How Nicole Scherzinger's Music Helped Me Through the Struggles of My Illness


My name is Charlotte, I’m 20 years old and I’m currently living with neurofibromatosis type 1, osteoporosis type 1, neurological deficit, chronic fatigue and chronic pain.

And the truth is, it sucks. Living with a chronic illness sucks.

The past four years have thrown me hurdle after hurdle, surgery after surgery, relapse after relapse.

I have always struggled with self-love, something I thought I could never overcome.

I didn’t think I was pretty – I didn’t think I was worth it. I didn’t think I had a future. I didn’t think I was anything. I was just a patient – another arm to stick a needle in, another body to cut upon, another case study to the hospital and nothing important.​​

In 2014, I had to have hip pinning surgery, due to me breaking my right hip, and I had to learn to walk again for the first time. I was sure in a dark place, and I wasn’t sure I would get out of it.

It took me a long time to be able to walk again. Even now I still limp and do not walk like I used to.

The writer with an oxygen mask on her face.

The recovery was tough, mentally and physically.

In May 2015, I was diagnosed with an neurofibromatosis (NF) tumor in my neck. After being sent for multiple MRIs, PET scans, and blood work, they decided surgery was the best option, as the tumor was still growing. I was loosing feeling in my arm, hand and fingers, and loosing the ability to use them – and experiencing extreme pain.

My surgeon only successfully removed parts of the tumor, as taking out the whole thing was impossible. The recovery was something else. I could barely lift my head off the pillow, move my head and I could barely move my arm. I was bed bound for a while, only being able to have my head lifted from a pillow for a short period of time.

Ever since I was 5 years old, I have always had a tumor on my right leg. It was always something I was embarrassed of, always something that made me different. I would get teased, bullied, called names. Not just by kids – but adults and teachers too. People were cruel, and people were mean.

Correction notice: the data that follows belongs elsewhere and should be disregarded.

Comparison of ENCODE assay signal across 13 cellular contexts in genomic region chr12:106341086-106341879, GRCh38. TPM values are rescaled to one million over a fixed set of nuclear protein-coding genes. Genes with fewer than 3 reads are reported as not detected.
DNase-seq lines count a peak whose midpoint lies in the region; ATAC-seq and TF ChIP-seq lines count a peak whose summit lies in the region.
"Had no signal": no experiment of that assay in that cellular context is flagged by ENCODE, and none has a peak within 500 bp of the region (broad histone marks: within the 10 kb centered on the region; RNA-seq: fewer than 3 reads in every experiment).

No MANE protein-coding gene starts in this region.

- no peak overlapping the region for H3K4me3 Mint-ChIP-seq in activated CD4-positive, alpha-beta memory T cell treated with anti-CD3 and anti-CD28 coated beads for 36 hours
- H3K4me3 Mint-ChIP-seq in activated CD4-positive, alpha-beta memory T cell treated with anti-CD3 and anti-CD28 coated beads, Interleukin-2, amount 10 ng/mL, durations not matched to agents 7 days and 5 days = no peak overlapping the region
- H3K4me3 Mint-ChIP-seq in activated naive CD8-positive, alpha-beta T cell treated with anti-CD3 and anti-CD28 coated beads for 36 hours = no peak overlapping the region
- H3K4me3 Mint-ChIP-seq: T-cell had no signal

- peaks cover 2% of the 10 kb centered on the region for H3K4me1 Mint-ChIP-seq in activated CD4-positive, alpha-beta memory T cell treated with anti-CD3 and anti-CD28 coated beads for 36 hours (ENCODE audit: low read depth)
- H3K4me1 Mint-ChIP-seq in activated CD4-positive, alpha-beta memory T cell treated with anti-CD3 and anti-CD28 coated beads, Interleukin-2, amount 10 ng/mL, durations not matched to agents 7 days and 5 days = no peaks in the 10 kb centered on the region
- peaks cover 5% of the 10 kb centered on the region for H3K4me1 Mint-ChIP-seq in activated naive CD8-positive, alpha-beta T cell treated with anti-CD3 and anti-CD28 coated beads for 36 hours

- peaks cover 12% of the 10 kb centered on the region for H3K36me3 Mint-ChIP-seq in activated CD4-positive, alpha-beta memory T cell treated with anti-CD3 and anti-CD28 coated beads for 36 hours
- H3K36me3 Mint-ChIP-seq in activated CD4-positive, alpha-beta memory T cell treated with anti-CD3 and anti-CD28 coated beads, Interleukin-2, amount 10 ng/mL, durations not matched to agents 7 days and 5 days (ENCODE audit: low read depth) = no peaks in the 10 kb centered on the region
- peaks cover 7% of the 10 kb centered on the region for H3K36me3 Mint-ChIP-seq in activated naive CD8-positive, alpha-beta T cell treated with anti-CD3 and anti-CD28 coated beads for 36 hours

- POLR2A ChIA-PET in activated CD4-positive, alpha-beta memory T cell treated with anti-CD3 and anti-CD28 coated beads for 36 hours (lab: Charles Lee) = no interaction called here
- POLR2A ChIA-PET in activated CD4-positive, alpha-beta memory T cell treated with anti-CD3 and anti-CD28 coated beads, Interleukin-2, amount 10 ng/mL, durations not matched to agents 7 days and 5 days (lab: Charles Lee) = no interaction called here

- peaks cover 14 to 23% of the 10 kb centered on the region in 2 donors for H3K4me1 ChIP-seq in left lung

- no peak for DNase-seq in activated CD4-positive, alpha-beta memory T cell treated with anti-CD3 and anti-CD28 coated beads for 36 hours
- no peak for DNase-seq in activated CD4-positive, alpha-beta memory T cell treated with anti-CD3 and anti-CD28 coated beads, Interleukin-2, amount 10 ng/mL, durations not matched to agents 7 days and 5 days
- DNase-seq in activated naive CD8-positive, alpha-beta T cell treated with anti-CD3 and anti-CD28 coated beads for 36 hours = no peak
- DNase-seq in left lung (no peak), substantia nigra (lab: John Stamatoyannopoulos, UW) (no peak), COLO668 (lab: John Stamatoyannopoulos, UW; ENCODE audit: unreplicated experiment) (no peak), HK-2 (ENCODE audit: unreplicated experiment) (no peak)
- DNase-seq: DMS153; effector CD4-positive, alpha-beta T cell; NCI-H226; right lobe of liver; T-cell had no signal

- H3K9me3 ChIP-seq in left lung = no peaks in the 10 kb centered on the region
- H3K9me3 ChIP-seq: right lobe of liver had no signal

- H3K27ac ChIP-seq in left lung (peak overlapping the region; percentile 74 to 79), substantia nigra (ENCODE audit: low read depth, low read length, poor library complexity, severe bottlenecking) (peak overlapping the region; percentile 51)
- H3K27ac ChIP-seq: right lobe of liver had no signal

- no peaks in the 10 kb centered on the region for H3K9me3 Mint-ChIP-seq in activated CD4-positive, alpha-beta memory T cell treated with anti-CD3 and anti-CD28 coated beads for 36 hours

But in September 2015, it gave me more issues than just bullying.

I had started to experience way more pain in my tumor, and my legs were giving way, and I was struggling to walk. My surgeon and plastic surgeon made the decision to try and operate on it to remove some of the tumor. Again, I knew what I was facing. I’d have to learn to walk, again, just a mere few months after learning again after I broke my hip.

A picture of the writer's leg in bandage wrap.

In December 2015, three months after my leg tumor surgery, I was diagnosed with having multiple spinal cord tumors, ranging from close to my brain stem at C1 – all the way to C6 of my cervical spine.

Three months later I was having surgery on my spine to remove some of the tumors. I was being operated on for more than 12 hours. But when I eventually woke up, I could not feel my entire left side of my body. I couldn’t move it, and couldn’t feel it. My worst fears had come true.

Am I Paralyzed? Will I be like this forever?

Day by day I was laying in the hospital bed for it to be over. I had endured months and months of tumor removal surgeries, having to learn to walk again, having to recover. ​​

Then, before I knew it, less than 30 days later, I was back on the operating table, having more spine ​​tumors removed. This time they were operating on my C1 and C2 – close to my brain stem.

At this point, I didn’t know what to expect, I didn’t know whether I’d survive. I had barely made any progress since the first spine surgery, and I was afraid.

I was under general anesthetic for almost 15 hours, and I had a stroke, which I didn’t know at the time – and I didn’t wake up for a while.

When I did wake up, I couldn’t feel a thing. I couldn’t move, nor feel my entire body. My first reaction was to the pain, and then the fact I couldn’t move or feel anything.

I screamed and cried for hours on end. And then, I just slept.

I still remember asking my surgeon whether I would be able to move again, to go back to normal. In which he responded, “I’m not sure. Only time will tell.”

I felt barely alive, and feared for my life every night.​​

A picture of the back of the writer's neck with a surgical scar.